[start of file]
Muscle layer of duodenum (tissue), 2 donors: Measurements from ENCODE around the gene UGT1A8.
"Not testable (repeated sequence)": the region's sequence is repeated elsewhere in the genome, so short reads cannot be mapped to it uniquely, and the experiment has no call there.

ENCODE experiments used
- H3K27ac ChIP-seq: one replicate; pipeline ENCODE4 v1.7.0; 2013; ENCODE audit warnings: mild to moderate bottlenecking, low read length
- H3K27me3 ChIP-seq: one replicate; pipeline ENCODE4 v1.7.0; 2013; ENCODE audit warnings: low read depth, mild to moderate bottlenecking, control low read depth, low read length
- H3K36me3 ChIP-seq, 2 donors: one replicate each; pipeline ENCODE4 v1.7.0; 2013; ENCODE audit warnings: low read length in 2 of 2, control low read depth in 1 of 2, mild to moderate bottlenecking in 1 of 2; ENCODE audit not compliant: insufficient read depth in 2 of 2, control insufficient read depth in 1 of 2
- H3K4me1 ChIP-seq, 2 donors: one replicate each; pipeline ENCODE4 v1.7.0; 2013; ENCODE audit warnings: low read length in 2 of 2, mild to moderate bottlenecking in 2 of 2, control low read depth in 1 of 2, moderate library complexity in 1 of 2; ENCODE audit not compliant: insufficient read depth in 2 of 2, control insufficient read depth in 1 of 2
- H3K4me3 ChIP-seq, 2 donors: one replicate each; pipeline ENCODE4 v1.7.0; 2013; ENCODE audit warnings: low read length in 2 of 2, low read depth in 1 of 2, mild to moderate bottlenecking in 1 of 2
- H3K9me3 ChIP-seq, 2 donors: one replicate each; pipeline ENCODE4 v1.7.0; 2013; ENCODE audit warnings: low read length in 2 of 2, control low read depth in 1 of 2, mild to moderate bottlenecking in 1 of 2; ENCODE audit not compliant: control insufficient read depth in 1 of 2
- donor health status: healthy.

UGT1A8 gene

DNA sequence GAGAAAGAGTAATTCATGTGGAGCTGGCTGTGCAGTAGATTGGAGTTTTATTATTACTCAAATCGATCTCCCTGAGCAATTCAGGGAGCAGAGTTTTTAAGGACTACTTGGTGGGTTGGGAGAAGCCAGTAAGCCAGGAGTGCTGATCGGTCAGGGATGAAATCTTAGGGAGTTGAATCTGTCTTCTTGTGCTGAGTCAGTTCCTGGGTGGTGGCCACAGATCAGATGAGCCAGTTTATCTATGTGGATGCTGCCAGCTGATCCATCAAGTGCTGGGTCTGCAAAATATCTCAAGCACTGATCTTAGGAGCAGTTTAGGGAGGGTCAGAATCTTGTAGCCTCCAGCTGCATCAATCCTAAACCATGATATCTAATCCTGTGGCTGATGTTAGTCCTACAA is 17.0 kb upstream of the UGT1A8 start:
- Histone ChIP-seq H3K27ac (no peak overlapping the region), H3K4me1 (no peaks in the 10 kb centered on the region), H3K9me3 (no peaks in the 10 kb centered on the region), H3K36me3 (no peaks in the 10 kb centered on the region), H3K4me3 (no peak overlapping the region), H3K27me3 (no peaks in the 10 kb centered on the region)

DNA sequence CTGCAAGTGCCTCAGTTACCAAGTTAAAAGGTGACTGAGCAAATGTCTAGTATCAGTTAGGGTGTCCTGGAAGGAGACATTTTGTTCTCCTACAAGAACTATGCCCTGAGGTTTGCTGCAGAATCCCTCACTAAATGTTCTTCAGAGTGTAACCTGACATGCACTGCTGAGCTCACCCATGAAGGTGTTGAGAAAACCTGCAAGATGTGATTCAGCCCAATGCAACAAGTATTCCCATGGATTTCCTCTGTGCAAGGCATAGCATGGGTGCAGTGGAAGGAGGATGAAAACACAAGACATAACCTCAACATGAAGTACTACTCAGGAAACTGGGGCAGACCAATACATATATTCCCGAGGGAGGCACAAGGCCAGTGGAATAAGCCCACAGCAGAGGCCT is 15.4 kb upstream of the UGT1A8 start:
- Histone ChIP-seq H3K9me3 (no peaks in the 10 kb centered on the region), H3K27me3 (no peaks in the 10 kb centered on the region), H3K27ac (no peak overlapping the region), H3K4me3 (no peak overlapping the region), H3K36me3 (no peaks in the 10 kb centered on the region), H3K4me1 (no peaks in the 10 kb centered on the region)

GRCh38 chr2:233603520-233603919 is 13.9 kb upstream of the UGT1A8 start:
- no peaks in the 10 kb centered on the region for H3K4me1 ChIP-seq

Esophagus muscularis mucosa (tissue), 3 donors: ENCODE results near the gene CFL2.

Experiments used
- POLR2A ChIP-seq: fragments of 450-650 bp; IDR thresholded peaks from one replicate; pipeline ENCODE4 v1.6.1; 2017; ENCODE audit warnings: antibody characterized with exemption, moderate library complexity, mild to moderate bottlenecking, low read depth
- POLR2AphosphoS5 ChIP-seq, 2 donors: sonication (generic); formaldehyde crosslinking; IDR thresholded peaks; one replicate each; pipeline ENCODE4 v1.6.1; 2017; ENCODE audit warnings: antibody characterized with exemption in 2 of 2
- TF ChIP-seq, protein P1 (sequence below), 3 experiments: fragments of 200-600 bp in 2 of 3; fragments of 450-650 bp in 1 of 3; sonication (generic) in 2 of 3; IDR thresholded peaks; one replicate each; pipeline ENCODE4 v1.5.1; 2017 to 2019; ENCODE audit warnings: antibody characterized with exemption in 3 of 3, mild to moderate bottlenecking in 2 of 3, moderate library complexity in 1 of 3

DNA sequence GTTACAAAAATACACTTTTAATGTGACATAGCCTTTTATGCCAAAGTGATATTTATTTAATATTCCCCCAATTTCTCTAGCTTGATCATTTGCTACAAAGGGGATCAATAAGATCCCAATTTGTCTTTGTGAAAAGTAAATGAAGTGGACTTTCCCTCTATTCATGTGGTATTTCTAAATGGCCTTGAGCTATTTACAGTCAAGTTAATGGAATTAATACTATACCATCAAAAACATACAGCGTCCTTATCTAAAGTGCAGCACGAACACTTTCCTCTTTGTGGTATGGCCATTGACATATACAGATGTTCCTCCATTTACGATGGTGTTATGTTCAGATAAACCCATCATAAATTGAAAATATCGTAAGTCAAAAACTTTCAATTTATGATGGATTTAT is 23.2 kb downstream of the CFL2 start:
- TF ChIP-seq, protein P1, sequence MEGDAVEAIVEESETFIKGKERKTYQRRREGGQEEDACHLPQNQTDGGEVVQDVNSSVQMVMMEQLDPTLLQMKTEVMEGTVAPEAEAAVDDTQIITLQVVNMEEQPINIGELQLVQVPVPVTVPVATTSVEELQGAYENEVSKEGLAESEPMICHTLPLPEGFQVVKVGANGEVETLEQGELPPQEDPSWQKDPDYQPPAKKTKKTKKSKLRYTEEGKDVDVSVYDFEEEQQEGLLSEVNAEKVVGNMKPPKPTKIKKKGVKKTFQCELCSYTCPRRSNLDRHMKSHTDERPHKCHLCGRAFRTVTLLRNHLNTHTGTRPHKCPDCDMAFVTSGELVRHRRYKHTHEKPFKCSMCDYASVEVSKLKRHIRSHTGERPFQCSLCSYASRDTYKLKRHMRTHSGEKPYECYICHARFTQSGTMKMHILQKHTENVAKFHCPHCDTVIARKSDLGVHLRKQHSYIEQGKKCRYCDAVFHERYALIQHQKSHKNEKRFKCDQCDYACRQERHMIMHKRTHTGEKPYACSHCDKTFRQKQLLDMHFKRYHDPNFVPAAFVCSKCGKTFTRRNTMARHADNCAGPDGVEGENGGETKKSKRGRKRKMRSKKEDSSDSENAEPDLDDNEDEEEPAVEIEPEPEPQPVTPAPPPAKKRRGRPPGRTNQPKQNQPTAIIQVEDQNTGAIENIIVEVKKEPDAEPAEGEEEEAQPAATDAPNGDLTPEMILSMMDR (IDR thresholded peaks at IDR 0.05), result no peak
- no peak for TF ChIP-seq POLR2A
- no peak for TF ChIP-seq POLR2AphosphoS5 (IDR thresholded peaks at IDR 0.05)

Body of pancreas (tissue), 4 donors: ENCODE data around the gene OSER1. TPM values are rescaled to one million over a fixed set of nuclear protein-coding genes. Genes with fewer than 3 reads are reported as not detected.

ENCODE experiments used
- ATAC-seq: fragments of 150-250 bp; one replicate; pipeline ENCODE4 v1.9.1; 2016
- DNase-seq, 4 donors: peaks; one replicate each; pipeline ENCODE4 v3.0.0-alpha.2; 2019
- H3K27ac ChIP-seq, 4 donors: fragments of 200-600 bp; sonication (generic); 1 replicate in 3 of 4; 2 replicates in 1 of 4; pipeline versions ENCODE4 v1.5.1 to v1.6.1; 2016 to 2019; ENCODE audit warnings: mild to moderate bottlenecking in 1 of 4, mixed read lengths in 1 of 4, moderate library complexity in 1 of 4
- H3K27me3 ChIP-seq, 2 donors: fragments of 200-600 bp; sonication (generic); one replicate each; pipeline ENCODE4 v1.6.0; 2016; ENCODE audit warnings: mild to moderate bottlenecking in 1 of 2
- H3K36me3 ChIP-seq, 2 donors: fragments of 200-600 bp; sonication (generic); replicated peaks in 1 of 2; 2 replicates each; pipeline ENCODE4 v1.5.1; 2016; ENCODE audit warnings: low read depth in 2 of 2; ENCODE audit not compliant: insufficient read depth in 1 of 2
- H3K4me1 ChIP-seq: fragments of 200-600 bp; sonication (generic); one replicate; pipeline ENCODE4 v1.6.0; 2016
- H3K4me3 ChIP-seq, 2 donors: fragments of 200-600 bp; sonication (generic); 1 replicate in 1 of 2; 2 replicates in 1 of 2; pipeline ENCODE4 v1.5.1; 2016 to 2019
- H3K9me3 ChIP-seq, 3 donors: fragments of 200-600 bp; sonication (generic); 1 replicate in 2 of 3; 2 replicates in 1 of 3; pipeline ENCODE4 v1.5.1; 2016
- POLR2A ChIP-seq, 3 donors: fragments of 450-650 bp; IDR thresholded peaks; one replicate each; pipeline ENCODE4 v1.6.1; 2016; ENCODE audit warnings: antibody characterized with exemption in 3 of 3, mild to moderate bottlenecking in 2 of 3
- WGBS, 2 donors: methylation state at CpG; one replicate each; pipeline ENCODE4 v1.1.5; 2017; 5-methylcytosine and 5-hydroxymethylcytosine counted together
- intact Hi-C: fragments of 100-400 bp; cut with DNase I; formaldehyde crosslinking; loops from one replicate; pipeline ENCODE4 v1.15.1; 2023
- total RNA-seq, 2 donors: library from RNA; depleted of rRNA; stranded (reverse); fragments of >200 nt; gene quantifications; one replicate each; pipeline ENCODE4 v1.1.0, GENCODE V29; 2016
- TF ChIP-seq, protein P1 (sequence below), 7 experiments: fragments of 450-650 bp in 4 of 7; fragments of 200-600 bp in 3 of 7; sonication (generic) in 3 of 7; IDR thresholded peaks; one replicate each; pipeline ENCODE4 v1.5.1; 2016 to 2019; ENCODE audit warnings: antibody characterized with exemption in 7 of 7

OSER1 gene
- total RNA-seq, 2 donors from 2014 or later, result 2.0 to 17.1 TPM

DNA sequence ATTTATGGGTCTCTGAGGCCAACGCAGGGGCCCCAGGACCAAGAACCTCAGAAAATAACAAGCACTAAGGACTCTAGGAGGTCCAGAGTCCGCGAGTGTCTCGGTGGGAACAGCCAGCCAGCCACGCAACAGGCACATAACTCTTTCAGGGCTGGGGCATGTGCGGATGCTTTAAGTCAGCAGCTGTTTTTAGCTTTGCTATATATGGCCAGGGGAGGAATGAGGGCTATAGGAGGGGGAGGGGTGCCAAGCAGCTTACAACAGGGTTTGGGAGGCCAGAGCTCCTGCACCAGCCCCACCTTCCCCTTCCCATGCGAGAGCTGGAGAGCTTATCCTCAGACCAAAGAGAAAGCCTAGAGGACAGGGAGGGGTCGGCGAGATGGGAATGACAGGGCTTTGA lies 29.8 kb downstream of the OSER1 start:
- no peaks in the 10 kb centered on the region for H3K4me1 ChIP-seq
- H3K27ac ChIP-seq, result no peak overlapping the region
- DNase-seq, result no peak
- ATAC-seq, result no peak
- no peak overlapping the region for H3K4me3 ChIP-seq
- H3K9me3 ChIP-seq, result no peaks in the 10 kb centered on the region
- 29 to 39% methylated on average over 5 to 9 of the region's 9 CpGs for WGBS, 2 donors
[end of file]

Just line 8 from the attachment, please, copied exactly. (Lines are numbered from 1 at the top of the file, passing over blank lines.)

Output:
- H3K4me3 ChIP-seq, 2 donors: one replicate each; pipeline ENCODE4 v1.7.0; 2013; ENCODE audit warnings: low read length in 2 of 2, low read depth in 1 of 2, mild to moderate bottlenecking in 1 of 2